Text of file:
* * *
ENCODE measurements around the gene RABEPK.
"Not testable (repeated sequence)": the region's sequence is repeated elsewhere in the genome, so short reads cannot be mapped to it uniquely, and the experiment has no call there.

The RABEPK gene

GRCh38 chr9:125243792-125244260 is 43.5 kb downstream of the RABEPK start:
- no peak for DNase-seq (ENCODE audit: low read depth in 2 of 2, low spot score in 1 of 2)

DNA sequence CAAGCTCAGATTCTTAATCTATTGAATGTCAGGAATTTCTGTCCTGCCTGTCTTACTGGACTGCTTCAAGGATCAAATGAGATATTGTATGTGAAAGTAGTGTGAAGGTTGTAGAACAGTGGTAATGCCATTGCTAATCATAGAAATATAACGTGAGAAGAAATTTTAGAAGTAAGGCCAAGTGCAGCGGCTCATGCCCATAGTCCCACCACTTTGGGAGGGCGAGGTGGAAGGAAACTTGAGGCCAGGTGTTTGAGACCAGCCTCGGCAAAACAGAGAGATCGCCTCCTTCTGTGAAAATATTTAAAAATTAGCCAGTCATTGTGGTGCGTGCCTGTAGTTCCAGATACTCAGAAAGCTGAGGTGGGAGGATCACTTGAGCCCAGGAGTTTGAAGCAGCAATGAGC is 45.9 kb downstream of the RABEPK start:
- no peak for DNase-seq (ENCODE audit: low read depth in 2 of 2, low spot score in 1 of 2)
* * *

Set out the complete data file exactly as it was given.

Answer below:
ENCODE measurements around the gene RABEPK.
"Not testable (repeated sequence)": the region's sequence is repeated elsewhere in the genome, so short reads cannot be mapped to it uniquely, and the experiment has no call there.

The RABEPK gene

GRCh38 chr9:125243792-125244260 is 43.5 kb downstream of the RABEPK start:
- no peak for DNase-seq (ENCODE audit: low read depth in 2 of 2, low spot score in 1 of 2)

DNA sequence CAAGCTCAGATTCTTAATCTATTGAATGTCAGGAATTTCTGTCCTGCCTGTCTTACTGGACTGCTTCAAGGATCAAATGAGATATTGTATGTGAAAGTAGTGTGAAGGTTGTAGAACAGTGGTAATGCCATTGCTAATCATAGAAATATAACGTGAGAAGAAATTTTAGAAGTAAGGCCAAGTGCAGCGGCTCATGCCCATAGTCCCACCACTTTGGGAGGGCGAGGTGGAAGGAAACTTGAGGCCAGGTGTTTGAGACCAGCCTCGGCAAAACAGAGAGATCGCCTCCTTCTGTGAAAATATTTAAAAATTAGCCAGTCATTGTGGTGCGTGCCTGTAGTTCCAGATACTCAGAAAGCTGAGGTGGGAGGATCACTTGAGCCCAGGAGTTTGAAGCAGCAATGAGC is 45.9 kb downstream of the RABEPK start:
- no peak for DNase-seq (ENCODE audit: low read depth in 2 of 2, low spot score in 1 of 2)